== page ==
Are you getting “too many connections” or “connection to the server timed out” errors in your email client? Are you scratching your head or losing sleep over this issue? Is your boss constantly ringing you and you can hear the sighs from the users and you just don’t have an answer?
That was me for the last couple of weeks with one client. I’ve been helping stage migration to IMAP folders instead of the traditional POP3 mailboxes that most people use. They’re a better way of being resilient and are more software independent as the message is kept on the server instead of on your PC.
Because of the way this client is structured, a blanket change wasn’t going to be possible so it’s been a slow process to get people over to the new system.
On and off we’ve been experiencing problems with timeouts and connections and of course, ambiguous errors that Outlook produces when there’s a problem.
As frustration grows, you look to more and more obscure methods of resolving a problem – the Sherlock Holmes support methodology and as a last ditch attempt, I recommended that a particular user should start using Thunderbird instead of Outlook. They’re considering moving to it anyway as they have Mac’s, Windows and Linux users to support so a client that was available for all operating systems was seen as a good idea.
I’d just completed the labour of creating the accounts for one user and everything seemed working when there was an exclamation – “too many connections” – suicide was a consideration here I can assure you, however, they hadn’t paid last month’s invoice at this point so they weren’t getting away with it that easily.
At least “too many connections” tells me something so I did a google search and found this page on somebody else’s blog explaining what was going on and how to fix it.
I’ll not regugitate the article here but the meat and potatoes of it is that there were too many client connections from a single IP which i’ll explain the problem below.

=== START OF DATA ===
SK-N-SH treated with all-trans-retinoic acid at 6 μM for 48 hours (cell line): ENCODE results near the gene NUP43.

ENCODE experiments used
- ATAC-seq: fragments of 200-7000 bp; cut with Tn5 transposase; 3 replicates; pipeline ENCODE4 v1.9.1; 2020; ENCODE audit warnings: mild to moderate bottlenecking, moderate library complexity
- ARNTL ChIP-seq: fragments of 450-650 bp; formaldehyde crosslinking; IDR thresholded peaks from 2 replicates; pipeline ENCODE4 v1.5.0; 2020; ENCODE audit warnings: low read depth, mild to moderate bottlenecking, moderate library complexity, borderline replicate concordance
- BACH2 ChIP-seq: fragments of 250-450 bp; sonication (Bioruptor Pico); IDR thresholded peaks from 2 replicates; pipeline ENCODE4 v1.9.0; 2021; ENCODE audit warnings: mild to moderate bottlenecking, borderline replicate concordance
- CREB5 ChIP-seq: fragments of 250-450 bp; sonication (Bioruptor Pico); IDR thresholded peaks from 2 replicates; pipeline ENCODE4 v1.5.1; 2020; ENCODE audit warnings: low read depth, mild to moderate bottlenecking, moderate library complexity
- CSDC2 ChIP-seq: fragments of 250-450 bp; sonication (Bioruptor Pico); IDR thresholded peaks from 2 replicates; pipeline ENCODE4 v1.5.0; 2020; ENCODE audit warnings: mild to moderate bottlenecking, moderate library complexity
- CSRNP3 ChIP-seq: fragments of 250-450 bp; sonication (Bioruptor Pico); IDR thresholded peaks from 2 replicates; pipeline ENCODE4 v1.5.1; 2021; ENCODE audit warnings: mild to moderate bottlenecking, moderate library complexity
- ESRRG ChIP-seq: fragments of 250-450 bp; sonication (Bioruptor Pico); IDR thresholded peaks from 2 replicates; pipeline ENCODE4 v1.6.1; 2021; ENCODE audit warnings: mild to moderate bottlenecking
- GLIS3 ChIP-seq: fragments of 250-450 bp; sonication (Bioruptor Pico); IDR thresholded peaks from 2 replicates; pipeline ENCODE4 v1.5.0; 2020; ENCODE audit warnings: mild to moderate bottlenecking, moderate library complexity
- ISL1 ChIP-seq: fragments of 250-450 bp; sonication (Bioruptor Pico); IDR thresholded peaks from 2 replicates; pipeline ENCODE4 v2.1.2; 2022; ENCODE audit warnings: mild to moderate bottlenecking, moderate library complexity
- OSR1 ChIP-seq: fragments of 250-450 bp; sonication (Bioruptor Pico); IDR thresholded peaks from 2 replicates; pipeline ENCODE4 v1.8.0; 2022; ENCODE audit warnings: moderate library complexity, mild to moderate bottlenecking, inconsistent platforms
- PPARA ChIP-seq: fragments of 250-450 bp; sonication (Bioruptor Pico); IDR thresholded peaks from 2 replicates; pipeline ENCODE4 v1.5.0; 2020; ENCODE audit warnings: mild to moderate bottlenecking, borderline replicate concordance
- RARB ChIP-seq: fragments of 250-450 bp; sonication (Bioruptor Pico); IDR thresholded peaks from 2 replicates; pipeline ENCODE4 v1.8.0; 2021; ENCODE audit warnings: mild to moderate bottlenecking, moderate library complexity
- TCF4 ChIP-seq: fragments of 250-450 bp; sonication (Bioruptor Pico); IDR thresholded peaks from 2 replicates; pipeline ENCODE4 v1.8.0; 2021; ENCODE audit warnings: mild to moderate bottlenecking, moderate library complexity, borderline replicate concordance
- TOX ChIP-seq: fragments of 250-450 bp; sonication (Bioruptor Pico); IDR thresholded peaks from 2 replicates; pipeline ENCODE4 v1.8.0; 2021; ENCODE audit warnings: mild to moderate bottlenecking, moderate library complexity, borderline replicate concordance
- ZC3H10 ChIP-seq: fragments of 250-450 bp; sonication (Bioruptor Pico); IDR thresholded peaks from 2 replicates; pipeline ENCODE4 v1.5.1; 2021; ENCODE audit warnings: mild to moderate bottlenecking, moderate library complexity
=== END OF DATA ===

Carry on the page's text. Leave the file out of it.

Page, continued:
In your office you probably have multiple computers with multiple email accounts on each PC, especially if you want to have personal and departmental shared email (ie email@example.com and firstname.lastname@example.org) and want to reply individually.
Even though each computer gets an IP address of its own on your network, when your computers reach the internet, they are all one IP address that your broadband provider gives you so when connecting to your incoming mail server you are several connections from the same IP address from its perspective.
This issue may lie with other IMAP mail servers as well but specifically they use Courier-IMAP to store and retrieve the emails. This software has a limit on the number of connections from a single address which the default is just 20.
The problem here when you analyse it is they have 20 workstations and some have at least 5 mailboxes, well even if each had one mailbox you’d be on the limit very quickly.
The solution – up the limit – what’s that I hear you cry? Where’s your planning? Where’s your sense of capacity etc? Unfortunately this isn’t that practical in this case, you’ve just got to bite the bullet and do it.
The magic file is /etc/courier/imapd on a standard installation of Courier-IMAP, you edit the MAXDAEMONS and MAXPERIP lines as appropriate – more specifically the latter.
I’ve set theirs to 128 which will give some spare capacity for now and hopefully this will clear the problem.